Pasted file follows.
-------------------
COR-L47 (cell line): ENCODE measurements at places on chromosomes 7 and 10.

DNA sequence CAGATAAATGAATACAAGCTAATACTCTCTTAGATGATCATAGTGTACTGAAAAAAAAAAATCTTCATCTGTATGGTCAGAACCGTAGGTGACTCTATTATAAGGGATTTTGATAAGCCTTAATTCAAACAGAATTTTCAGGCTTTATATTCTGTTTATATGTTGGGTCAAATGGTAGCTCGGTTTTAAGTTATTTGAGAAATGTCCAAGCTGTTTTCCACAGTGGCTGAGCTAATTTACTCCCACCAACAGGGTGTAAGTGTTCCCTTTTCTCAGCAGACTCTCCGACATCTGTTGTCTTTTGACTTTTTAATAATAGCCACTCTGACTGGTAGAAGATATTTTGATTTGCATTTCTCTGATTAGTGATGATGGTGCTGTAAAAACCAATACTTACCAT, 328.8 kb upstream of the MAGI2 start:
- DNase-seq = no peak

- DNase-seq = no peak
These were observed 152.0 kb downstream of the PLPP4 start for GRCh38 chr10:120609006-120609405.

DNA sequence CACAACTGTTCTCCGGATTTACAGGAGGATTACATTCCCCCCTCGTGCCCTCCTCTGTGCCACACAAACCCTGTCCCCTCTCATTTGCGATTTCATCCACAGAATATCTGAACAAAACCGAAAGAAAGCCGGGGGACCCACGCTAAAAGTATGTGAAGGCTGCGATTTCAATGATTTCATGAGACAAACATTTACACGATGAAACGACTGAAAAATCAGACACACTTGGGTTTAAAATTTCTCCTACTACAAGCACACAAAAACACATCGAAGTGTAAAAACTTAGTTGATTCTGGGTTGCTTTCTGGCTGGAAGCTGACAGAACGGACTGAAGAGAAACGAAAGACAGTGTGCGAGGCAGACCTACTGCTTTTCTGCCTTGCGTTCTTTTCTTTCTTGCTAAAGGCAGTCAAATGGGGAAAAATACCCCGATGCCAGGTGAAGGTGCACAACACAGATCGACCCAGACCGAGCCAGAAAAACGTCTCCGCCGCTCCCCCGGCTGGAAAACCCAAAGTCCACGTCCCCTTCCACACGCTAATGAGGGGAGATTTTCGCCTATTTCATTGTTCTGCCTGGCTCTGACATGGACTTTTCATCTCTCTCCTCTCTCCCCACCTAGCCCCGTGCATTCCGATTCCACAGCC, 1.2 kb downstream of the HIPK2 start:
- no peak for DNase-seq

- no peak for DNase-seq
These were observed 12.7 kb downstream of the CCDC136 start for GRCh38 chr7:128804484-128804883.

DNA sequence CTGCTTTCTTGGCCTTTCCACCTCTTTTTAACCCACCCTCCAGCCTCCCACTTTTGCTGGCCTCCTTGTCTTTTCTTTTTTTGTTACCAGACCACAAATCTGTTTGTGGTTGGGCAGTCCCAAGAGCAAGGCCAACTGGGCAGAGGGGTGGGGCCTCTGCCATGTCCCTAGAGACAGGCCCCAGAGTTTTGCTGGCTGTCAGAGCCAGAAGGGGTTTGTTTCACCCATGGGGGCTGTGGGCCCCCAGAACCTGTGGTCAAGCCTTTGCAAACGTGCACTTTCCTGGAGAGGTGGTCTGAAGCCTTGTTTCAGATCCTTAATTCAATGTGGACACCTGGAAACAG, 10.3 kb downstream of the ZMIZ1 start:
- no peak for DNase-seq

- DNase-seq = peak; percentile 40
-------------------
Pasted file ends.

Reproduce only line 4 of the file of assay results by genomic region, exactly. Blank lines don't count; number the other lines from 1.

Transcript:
- DNase-seq = no peak